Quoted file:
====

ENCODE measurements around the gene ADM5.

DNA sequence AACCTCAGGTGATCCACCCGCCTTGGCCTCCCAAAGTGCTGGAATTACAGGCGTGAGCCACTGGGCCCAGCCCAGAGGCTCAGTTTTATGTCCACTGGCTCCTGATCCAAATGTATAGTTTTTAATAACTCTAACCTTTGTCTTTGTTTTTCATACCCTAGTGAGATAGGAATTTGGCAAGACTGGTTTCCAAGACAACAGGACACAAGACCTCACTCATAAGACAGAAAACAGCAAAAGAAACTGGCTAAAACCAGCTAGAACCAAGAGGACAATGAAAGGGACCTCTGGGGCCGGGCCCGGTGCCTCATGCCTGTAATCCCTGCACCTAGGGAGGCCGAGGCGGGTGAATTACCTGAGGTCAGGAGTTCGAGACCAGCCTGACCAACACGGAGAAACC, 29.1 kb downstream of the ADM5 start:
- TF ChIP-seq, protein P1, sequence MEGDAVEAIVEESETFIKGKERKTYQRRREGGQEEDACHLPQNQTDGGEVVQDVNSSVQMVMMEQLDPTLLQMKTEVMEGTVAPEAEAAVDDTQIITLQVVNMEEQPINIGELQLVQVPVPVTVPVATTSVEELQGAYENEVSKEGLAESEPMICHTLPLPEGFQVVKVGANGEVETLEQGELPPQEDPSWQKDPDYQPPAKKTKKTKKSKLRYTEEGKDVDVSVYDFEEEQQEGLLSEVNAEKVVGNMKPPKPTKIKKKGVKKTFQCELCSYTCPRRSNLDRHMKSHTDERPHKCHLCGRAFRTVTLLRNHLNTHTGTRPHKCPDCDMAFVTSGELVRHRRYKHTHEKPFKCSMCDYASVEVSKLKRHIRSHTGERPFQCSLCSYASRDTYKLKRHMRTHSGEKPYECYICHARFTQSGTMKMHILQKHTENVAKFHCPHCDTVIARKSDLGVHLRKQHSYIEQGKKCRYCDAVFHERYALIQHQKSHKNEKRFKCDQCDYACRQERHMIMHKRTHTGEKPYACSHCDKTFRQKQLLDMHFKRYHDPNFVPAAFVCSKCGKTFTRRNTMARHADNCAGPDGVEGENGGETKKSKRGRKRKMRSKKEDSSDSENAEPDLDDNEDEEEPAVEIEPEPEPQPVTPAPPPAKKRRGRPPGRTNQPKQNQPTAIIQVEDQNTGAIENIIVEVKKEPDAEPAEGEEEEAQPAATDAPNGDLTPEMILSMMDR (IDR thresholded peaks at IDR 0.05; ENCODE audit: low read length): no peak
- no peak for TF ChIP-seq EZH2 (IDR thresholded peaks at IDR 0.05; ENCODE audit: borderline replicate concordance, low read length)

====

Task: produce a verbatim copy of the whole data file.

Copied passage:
ENCODE measurements around the gene ADM5.

DNA sequence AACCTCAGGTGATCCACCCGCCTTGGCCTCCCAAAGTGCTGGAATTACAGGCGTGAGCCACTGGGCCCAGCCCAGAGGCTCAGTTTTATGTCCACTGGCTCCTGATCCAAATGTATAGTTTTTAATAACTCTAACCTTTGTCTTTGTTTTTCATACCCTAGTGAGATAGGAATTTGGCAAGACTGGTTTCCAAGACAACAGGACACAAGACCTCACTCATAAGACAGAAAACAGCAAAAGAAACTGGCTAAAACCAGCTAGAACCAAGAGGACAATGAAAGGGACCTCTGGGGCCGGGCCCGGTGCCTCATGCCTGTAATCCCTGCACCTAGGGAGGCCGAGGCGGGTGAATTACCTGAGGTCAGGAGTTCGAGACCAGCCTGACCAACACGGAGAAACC, 29.1 kb downstream of the ADM5 start:
- TF ChIP-seq, protein P1, sequence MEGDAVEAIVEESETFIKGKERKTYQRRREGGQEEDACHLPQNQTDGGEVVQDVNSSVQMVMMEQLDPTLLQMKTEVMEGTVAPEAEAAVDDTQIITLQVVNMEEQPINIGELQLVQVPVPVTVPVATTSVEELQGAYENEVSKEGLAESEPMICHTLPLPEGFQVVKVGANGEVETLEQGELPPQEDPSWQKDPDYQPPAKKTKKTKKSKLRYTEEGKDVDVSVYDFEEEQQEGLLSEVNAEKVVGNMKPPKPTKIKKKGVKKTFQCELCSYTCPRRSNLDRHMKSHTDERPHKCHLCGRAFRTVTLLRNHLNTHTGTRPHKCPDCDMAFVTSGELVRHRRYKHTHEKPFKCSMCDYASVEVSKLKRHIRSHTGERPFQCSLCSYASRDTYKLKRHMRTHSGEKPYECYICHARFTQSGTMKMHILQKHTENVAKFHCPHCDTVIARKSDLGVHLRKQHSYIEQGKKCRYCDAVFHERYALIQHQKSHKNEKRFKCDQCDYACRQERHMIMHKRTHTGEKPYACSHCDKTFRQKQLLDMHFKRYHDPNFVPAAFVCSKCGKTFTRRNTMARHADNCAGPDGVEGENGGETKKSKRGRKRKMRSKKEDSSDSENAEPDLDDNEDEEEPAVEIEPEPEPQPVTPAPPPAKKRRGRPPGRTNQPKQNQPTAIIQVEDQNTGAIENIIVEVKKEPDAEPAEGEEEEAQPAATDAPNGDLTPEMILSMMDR (IDR thresholded peaks at IDR 0.05; ENCODE audit: low read length): no peak
- no peak for TF ChIP-seq EZH2 (IDR thresholded peaks at IDR 0.05; ENCODE audit: borderline replicate concordance, low read length)